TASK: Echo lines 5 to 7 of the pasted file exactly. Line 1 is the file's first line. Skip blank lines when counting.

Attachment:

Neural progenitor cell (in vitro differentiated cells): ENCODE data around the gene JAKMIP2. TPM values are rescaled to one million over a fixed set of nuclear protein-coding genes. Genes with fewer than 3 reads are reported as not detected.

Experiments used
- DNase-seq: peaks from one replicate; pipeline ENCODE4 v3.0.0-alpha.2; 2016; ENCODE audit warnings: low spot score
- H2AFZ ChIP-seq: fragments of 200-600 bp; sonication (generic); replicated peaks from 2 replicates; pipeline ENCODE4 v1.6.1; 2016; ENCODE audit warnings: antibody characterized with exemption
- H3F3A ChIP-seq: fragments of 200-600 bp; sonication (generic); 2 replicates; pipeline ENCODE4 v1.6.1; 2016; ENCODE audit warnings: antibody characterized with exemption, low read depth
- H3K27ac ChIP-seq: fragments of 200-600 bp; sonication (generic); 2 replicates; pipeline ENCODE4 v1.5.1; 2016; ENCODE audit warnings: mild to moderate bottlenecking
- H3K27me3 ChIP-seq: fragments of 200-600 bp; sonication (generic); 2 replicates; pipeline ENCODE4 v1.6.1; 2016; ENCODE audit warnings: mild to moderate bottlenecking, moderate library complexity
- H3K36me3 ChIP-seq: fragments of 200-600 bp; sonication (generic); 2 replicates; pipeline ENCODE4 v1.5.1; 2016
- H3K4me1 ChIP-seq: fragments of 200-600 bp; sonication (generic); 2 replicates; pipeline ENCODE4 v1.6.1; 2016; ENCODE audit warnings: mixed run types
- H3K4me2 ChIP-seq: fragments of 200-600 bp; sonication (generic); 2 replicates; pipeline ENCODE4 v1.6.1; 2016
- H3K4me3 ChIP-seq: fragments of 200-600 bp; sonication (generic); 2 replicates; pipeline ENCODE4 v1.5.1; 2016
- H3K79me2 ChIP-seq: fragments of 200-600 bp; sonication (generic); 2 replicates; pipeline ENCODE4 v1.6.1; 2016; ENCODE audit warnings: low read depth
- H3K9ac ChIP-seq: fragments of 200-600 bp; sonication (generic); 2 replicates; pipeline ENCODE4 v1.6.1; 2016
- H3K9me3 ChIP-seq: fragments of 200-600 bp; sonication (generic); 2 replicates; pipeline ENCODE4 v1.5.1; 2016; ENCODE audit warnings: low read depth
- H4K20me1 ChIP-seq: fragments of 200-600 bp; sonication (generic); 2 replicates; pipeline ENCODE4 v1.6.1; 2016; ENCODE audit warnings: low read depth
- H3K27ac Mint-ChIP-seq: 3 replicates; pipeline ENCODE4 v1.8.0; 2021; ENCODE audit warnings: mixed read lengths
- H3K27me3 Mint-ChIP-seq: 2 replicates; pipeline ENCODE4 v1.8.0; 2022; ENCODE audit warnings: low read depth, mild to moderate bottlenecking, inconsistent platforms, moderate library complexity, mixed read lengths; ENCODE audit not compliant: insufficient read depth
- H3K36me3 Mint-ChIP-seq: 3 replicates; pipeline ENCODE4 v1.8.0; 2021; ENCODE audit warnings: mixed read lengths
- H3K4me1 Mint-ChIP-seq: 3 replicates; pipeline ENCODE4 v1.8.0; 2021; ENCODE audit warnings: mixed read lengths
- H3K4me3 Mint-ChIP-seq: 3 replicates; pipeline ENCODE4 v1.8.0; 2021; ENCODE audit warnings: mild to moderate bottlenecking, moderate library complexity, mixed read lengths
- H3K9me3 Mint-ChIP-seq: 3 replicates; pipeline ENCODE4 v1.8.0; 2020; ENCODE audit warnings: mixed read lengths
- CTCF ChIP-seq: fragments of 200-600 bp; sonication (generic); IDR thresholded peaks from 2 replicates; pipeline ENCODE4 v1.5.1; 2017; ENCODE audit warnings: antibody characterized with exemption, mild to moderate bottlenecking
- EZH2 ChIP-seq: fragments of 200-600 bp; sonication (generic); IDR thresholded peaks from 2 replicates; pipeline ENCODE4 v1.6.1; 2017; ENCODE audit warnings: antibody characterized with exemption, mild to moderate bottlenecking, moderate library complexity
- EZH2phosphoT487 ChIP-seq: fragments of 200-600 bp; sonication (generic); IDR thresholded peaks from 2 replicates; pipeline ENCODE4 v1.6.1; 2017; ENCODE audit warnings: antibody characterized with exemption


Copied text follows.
- H3F3A ChIP-seq: fragments of 200-600 bp; sonication (generic); 2 replicates; pipeline ENCODE4 v1.6.1; 2016; ENCODE audit warnings: antibody characterized with exemption, low read depth
- H3K27ac ChIP-seq: fragments of 200-600 bp; sonication (generic); 2 replicates; pipeline ENCODE4 v1.5.1; 2016; ENCODE audit warnings: mild to moderate bottlenecking
- H3K27me3 ChIP-seq: fragments of 200-600 bp; sonication (generic); 2 replicates; pipeline ENCODE4 v1.6.1; 2016; ENCODE audit warnings: mild to moderate bottlenecking, moderate library complexity